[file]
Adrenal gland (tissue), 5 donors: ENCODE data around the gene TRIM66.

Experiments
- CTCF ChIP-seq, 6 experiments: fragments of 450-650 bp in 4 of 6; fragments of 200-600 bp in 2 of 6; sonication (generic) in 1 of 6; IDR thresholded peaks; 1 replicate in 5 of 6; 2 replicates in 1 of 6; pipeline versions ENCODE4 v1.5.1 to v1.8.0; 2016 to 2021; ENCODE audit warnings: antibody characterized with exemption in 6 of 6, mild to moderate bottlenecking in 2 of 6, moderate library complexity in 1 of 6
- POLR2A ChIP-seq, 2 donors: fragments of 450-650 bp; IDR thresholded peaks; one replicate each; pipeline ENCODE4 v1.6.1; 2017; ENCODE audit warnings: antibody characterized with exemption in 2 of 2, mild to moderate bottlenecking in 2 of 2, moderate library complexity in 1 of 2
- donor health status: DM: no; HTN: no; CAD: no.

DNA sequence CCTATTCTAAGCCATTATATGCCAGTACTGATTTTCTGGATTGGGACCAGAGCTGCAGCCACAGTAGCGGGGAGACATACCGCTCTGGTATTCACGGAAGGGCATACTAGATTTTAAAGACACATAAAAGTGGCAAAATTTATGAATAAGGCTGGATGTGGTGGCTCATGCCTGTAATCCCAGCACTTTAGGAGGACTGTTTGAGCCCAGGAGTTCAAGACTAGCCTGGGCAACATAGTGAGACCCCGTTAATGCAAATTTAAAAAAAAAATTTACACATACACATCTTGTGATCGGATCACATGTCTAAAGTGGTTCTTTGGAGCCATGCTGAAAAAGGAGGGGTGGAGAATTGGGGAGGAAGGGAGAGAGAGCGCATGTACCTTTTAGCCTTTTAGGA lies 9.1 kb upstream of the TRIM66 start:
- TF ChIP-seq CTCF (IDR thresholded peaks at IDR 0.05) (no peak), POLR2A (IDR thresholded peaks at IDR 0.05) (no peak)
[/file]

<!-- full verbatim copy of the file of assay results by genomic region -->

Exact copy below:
Adrenal gland (tissue), 5 donors: ENCODE data around the gene TRIM66.

Experiments
- CTCF ChIP-seq, 6 experiments: fragments of 450-650 bp in 4 of 6; fragments of 200-600 bp in 2 of 6; sonication (generic) in 1 of 6; IDR thresholded peaks; 1 replicate in 5 of 6; 2 replicates in 1 of 6; pipeline versions ENCODE4 v1.5.1 to v1.8.0; 2016 to 2021; ENCODE audit warnings: antibody characterized with exemption in 6 of 6, mild to moderate bottlenecking in 2 of 6, moderate library complexity in 1 of 6
- POLR2A ChIP-seq, 2 donors: fragments of 450-650 bp; IDR thresholded peaks; one replicate each; pipeline ENCODE4 v1.6.1; 2017; ENCODE audit warnings: antibody characterized with exemption in 2 of 2, mild to moderate bottlenecking in 2 of 2, moderate library complexity in 1 of 2
- donor health status: DM: no; HTN: no; CAD: no.

DNA sequence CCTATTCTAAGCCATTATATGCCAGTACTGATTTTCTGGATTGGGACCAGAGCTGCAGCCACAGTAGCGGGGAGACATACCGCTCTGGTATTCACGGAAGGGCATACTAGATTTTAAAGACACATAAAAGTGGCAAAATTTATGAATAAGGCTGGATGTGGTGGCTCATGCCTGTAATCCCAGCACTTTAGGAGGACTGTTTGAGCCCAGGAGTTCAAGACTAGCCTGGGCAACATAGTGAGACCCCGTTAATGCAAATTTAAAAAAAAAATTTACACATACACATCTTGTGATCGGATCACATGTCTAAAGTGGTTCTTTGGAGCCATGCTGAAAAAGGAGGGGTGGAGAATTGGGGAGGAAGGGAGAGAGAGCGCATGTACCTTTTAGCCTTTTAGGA lies 9.1 kb upstream of the TRIM66 start:
- TF ChIP-seq CTCF (IDR thresholded peaks at IDR 0.05) (no peak), POLR2A (IDR thresholded peaks at IDR 0.05) (no peak)